The March 11th column by David Brooks in the New York Times stated that:
“As Michael Hendrix of the Manhattan Institute notes, America spent $4.8 trillion in today’s dollars fighting World War II. Over the past year, America has spent over $5.5 trillion fighting the pandemic.”
This is the worst possible use of using the CPI to compare relative worth (See the essay on this issue on our website.)
It makes far more sense to use the GDP to compare these expenditures. This table shows the GDP and armed forces expenditures for the war years in current year values. The third column reports those expenditures as a percent of GDP. The last column is that percent times the today’s GDP of $21 trillion.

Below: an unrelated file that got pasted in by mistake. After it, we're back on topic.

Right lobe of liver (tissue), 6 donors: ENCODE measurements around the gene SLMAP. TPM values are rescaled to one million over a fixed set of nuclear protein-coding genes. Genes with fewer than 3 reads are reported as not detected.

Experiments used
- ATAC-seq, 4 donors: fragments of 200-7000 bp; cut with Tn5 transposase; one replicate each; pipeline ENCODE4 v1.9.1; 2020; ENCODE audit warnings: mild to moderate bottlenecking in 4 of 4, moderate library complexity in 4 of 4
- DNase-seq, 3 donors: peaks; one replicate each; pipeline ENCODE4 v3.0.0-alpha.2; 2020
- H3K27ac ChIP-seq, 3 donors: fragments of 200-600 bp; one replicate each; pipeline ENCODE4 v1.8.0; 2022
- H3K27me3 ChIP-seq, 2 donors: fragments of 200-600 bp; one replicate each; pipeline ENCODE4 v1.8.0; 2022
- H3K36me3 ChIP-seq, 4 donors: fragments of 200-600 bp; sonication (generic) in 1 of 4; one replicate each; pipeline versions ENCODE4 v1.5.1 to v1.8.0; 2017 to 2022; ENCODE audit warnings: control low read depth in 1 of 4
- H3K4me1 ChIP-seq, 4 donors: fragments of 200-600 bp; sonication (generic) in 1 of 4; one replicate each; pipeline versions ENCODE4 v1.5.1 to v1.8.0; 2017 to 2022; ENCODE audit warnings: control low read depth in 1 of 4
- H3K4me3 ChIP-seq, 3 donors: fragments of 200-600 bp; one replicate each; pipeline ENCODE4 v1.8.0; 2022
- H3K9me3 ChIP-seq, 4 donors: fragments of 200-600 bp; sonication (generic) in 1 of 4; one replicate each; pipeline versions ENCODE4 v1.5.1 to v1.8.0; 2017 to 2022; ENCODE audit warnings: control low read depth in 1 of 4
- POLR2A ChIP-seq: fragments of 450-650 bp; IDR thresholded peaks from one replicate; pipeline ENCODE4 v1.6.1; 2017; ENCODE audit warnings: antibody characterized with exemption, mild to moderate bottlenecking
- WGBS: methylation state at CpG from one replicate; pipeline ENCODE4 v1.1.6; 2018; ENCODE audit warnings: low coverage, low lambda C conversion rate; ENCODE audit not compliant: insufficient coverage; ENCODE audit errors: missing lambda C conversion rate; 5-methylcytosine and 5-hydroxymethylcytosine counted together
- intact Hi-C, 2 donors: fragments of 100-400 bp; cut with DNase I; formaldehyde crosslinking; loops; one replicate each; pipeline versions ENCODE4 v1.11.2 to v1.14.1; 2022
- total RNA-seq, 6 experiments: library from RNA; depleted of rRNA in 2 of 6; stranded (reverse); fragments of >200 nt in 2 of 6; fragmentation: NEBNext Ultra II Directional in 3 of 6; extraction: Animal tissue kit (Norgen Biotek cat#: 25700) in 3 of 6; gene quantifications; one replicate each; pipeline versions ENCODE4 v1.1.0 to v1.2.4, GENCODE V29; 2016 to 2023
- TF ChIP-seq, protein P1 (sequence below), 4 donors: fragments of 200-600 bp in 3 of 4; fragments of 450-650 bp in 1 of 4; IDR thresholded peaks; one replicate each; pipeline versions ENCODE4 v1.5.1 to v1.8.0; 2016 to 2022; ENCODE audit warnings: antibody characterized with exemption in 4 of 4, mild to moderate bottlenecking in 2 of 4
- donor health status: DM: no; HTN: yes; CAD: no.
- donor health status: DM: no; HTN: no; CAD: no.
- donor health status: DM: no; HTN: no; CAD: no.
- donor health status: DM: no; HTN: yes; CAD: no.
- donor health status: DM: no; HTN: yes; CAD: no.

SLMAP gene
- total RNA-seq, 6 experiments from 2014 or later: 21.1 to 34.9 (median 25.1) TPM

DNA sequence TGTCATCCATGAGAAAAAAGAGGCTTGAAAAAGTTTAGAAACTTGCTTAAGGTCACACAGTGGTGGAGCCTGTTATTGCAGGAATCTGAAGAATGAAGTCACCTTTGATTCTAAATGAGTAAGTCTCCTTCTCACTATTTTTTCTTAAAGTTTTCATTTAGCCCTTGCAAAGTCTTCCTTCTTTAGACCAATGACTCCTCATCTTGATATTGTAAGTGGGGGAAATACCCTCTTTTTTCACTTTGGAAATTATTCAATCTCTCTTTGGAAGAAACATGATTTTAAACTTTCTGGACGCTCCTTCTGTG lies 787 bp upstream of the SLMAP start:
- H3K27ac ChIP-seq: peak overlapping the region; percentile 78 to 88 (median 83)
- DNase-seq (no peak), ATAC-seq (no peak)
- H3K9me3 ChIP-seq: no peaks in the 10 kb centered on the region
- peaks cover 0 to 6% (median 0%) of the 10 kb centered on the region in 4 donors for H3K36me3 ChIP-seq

For three years the war expenses are over 30% of GDP . If we take the relative GDP share of these expenditures during the four years from 1942 to 1945, the total of those numbers is $24 trillion, four times the $6 trillion to be spent on relief today.
WWII was a period in our history where this country expended more of its resources and suffered more sacrifices to defeat an enemy than any time since the Civil War. It is ridiculous to compare it to the outlays today.